This 1965 classic movie, based on John LeCarre’s gritty novel, will drag you no-nonsense through the post-World War II dirty game of East versus West.
The absurdity of Checkpoint Charlie, of the division of Berlin, of the political aftermath of the war, is all boiled down in the opening scene to a nondescript man, worn and sleepless, holding a cup of coffee—reason’s only ally. This man is Alec Leamus (Richard Burton), Britain’s world-weary spy chief in Berlin. The gunning down of Leamus’s agent -- just meters from the safety of the West -- represents a triumph of might and violence over vain cunning. The scene foreshadows Leamus’s own path, except that in his case he will reject cunning, in the person of George Smiley (Rupert Davies), and the entire architecture of espionage in favor of the respite that sentimentality provides for the disillusioned.
In his role as Leamus, Burton hardly permits himself to ham it up. Instead, he plays it close to the bone. The shamelessness of men has worn his mien and made his speech slither. Leamus guards his inner self tightly, but still values love and the rarity of sweetness in a crumby world where he has for years been waist-deep in a lousy business.
The single exception to Burton’s approach to his character is the prelude to his punch-up with his grocer. The assault serves to pad Leamus’s résumé, since it results in a stint behind bars. In the scene, an inebriated Leamus verbally abuses a Mediterranean couple, ostensibly venting his frustration at the abject failure that has been his career. Here Leamus suddenly waxes chauvinistic about “red-blooded prawns” fished out of Dublin Bay. Because Burton’s character in the film has to sell himself as a drunken bigot, it makes perfect cinematic sense for Burton to emote over the top. The poor couple in the store is shocked, and we are as well, since this Shakespearian outburst contrasts sharply with Burton’s portrayal of Leamus up until then.
Leamus has been unerringly to the point; he is flippant and condescending to the head librarian into whose employ his cover takes him, never hesitating to demonstrate his superior intellect and his thick disdain for any conventional deference to one’s workplace superiors. He is unnecessarily cruel to the homosexual agent who recruits him. Leamus must give the impression of a disenchanted veteran spy, whose years of loyalty have earned him the wastebasket of history and put an ugly chip on his shoulder.
Leamus accepts a dinner invitation from Nan (Claire Bloom), his co-worker at the library, after she refuses to be put off by his predilection for liquid lunches. On the contrary, that seems to attract her to him. It is perhaps a case of good girl drawn to bad boy, or maybe Nan cannot resist the seriousness of the man, which is evident despite his shabby accoutrements. Nan is certainly curious about the apparent dedication (but to what?) that Leamus’s hardened demeanor belies. She herself is trying to bring justice to the world through her work with the communist party.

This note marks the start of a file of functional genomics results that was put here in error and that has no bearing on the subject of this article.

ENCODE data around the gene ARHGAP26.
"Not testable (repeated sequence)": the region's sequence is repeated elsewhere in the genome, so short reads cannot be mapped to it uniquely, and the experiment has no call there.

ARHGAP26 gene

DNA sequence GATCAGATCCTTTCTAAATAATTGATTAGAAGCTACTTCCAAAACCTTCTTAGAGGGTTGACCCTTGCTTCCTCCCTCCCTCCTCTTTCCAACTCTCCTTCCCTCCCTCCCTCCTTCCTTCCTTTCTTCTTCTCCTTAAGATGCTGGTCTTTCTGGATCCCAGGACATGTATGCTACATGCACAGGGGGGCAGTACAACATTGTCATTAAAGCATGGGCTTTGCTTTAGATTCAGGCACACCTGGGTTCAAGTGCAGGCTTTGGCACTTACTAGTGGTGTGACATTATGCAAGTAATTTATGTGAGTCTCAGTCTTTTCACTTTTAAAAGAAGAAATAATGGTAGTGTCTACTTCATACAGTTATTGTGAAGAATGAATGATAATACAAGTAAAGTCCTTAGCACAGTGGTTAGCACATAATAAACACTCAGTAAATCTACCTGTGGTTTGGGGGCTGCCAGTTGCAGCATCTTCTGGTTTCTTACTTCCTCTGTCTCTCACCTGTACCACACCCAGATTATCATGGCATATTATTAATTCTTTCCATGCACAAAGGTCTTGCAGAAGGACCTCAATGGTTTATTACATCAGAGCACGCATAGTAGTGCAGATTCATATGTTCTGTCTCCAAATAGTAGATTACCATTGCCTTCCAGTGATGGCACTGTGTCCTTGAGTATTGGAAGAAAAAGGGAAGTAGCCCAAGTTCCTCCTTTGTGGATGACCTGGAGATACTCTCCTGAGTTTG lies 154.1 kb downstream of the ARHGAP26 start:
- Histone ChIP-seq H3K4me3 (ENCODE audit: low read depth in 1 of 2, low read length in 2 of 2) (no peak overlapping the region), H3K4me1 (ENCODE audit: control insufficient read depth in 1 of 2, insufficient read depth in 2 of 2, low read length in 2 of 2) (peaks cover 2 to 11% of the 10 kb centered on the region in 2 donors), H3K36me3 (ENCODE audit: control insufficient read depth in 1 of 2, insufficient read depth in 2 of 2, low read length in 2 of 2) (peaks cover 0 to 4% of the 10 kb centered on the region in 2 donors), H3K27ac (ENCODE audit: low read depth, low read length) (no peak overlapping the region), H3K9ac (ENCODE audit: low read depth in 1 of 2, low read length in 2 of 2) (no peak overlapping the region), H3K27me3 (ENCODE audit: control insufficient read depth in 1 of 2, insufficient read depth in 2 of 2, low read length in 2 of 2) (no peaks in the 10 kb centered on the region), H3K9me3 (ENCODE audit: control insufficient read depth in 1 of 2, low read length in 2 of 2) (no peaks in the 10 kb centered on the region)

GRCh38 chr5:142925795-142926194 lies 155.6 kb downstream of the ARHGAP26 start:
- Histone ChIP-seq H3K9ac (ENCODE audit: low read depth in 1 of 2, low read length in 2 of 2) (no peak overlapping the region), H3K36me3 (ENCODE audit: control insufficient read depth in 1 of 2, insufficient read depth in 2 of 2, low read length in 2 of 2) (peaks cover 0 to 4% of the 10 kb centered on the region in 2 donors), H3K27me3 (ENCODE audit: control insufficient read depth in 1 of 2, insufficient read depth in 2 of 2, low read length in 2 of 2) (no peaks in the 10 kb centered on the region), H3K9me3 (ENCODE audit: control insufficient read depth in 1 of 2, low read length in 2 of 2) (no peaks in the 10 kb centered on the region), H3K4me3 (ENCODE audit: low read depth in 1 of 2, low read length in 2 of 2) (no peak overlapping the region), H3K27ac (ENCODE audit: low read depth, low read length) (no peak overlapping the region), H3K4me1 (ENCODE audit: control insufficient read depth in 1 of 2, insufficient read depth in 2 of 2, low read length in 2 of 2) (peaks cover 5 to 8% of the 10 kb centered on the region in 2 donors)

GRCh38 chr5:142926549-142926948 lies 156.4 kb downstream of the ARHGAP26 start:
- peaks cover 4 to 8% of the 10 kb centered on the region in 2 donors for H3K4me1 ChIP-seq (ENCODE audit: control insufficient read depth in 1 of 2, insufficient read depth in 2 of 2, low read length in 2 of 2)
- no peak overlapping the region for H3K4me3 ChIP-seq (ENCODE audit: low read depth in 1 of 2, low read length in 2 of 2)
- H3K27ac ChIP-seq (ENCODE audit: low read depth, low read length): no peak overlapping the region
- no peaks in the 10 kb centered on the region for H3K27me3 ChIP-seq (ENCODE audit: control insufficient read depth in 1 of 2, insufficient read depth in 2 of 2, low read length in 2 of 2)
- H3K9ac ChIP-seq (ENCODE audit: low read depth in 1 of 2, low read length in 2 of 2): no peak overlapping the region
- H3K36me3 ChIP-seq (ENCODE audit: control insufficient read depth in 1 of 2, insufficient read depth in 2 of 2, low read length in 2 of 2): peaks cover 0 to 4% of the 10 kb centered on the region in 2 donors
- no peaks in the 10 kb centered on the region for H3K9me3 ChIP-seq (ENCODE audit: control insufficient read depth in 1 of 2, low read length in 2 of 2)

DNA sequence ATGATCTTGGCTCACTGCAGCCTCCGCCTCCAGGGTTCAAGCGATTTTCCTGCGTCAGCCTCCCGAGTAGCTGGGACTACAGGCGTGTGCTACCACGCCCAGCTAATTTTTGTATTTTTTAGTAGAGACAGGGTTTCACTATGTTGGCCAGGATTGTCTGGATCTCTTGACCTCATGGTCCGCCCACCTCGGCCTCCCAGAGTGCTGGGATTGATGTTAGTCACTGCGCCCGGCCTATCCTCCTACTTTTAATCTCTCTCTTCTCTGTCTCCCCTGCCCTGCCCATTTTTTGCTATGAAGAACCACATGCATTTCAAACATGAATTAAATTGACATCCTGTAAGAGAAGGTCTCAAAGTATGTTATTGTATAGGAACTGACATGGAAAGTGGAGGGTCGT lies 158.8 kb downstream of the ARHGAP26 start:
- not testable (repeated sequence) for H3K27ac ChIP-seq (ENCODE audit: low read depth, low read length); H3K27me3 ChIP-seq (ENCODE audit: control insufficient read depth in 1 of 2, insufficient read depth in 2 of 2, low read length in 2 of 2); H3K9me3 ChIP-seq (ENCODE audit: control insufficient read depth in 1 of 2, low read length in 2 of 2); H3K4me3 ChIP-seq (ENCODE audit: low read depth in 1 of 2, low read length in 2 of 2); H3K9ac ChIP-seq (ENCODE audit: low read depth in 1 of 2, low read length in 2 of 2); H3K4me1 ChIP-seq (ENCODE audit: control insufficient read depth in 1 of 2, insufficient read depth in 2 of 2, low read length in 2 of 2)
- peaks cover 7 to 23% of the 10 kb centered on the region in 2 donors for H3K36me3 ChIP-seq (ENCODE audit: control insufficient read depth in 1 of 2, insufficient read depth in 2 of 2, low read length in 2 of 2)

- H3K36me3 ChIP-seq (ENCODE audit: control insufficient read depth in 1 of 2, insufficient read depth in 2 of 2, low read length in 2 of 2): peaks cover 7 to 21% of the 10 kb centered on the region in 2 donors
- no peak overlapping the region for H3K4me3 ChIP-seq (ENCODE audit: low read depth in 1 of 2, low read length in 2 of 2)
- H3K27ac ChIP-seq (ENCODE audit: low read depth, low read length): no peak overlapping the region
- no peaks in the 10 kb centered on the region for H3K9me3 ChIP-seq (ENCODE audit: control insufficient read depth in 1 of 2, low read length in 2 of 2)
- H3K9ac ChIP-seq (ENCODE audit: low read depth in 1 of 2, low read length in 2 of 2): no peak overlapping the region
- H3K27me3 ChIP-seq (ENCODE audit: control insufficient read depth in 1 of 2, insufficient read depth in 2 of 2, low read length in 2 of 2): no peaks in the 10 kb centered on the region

Nan is there to meet Leamus when he is released from jail. Once again she has cooked for him. He arrives late, but her patience is rewarded with the exquisite tenderness that is often the reserve of the hard cases.
Nan comes of age during the tribunal behind the Iron Curtain. Afterward, her failure to comprehend why she would be allowed to escape attests to a more honest view of reality than Leamus himself demonstrates in the wake of the tribunal. Leamus rationalizes their flight together, telling Nan it is just part of the dirty deal that served to “kill the Jew.” Notwithstanding Leamus’s dead-on explanation of the dirty world of international relations, explained at the human level, he misses the impending raw deal coming Nan’s way. No doubt Leamus’s heart is already breaking out of its professional quarantine. The veteran spy, on the verge of retiring, has already begun to embrace the human hopes and desires of someone in love, and this development within his heart blinds his gimlet-eye to the impending reality despite decades of intimacy with the spy game.
The scenes in the car with Leamus and Nan when they are escaping from East Germany are among the best Hollywood ever rolled a camera on. Leamus’s monologue, as he explains the sordid mess to Nan, is a cynical dissection of political intrigue and a moral vivisection of our hypocritical Western society. Indeed, Burton’s scathing soliloquy in the car with Bloom rivals Brandon’s often cited “coulda been a contender” scene in “On The Waterfront.”
In many scenes throughout “The Spy Who Came In from The Cold,” director Martin Ritt relies on the facial expressions of his actors to communicate his message. While “Control” (Cyril Cusack) pulls the strings with the insouciance of the upper class, it is the very finality and ruthlessness of the game that guarantees Control his job security. Elsewhere, we see resignation on the sad face of the old queer, when he attempts to salvage a modicum of dignity in a scene at a cabaret where a nearly naked woman dances sensuously in the background, as if to mock the man and negate his deepest needs. At the tribunal in East Germany, Mundt (Peter van Eyck) looks with forced disdain at Leamus; deep down, Mundt’s Teutonic pride has been hurt by the need for this charade. Nan faces the tribunal with reserves of strength nourished by the naive faith of an innocent in love, as if channeling Joan of Arc before her inquisitors.
In the final frames, Leamus forsakes the cruel world for a lost love, after glaring with new found contempt at Smiley, whose offer of salvation has ultimately revealed itself to be just one more betrayal.